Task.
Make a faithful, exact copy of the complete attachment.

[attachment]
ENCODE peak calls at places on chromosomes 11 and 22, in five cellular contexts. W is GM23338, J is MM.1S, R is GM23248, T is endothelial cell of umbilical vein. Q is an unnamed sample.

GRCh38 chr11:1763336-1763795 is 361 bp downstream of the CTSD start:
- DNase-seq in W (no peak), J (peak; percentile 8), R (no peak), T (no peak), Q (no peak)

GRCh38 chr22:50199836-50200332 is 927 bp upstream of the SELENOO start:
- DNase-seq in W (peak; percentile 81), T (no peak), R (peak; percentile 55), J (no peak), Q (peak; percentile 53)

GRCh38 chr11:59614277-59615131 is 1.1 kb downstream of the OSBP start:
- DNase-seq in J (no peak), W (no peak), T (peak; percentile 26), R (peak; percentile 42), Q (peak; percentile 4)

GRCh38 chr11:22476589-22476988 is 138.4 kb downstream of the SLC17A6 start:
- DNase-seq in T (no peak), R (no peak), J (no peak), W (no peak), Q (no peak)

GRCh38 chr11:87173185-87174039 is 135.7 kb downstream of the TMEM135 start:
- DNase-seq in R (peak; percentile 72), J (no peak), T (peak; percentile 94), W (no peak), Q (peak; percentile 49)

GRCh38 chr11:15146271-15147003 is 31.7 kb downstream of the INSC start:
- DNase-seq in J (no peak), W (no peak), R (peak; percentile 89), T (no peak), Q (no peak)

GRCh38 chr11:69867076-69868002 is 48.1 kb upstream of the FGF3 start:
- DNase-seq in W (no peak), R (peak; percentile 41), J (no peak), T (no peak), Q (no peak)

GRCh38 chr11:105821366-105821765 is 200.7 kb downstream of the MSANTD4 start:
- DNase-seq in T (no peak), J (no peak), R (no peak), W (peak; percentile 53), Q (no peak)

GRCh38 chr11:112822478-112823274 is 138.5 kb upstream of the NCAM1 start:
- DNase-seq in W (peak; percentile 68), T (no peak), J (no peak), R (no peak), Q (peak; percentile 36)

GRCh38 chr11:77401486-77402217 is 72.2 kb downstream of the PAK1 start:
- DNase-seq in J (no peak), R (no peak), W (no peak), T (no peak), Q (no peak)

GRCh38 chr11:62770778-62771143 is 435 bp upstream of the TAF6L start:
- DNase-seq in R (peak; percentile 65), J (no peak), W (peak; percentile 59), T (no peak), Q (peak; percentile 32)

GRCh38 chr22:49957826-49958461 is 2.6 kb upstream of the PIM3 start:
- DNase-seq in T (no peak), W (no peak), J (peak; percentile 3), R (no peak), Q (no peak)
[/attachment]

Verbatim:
ENCODE peak calls at places on chromosomes 11 and 22, in five cellular contexts. W is GM23338, J is MM.1S, R is GM23248, T is endothelial cell of umbilical vein. Q is an unnamed sample.

GRCh38 chr11:1763336-1763795 is 361 bp downstream of the CTSD start:
- DNase-seq in W (no peak), J (peak; percentile 8), R (no peak), T (no peak), Q (no peak)

GRCh38 chr22:50199836-50200332 is 927 bp upstream of the SELENOO start:
- DNase-seq in W (peak; percentile 81), T (no peak), R (peak; percentile 55), J (no peak), Q (peak; percentile 53)

GRCh38 chr11:59614277-59615131 is 1.1 kb downstream of the OSBP start:
- DNase-seq in J (no peak), W (no peak), T (peak; percentile 26), R (peak; percentile 42), Q (peak; percentile 4)

GRCh38 chr11:22476589-22476988 is 138.4 kb downstream of the SLC17A6 start:
- DNase-seq in T (no peak), R (no peak), J (no peak), W (no peak), Q (no peak)

GRCh38 chr11:87173185-87174039 is 135.7 kb downstream of the TMEM135 start:
- DNase-seq in R (peak; percentile 72), J (no peak), T (peak; percentile 94), W (no peak), Q (peak; percentile 49)

GRCh38 chr11:15146271-15147003 is 31.7 kb downstream of the INSC start:
- DNase-seq in J (no peak), W (no peak), R (peak; percentile 89), T (no peak), Q (no peak)

GRCh38 chr11:69867076-69868002 is 48.1 kb upstream of the FGF3 start:
- DNase-seq in W (no peak), R (peak; percentile 41), J (no peak), T (no peak), Q (no peak)

GRCh38 chr11:105821366-105821765 is 200.7 kb downstream of the MSANTD4 start:
- DNase-seq in T (no peak), J (no peak), R (no peak), W (peak; percentile 53), Q (no peak)

GRCh38 chr11:112822478-112823274 is 138.5 kb upstream of the NCAM1 start:
- DNase-seq in W (peak; percentile 68), T (no peak), J (no peak), R (no peak), Q (peak; percentile 36)

GRCh38 chr11:77401486-77402217 is 72.2 kb downstream of the PAK1 start:
- DNase-seq in J (no peak), R (no peak), W (no peak), T (no peak), Q (no peak)

GRCh38 chr11:62770778-62771143 is 435 bp upstream of the TAF6L start:
- DNase-seq in R (peak; percentile 65), J (no peak), W (peak; percentile 59), T (no peak), Q (peak; percentile 32)

GRCh38 chr22:49957826-49958461 is 2.6 kb upstream of the PIM3 start:
- DNase-seq in T (no peak), W (no peak), J (peak; percentile 3), R (no peak), Q (no peak)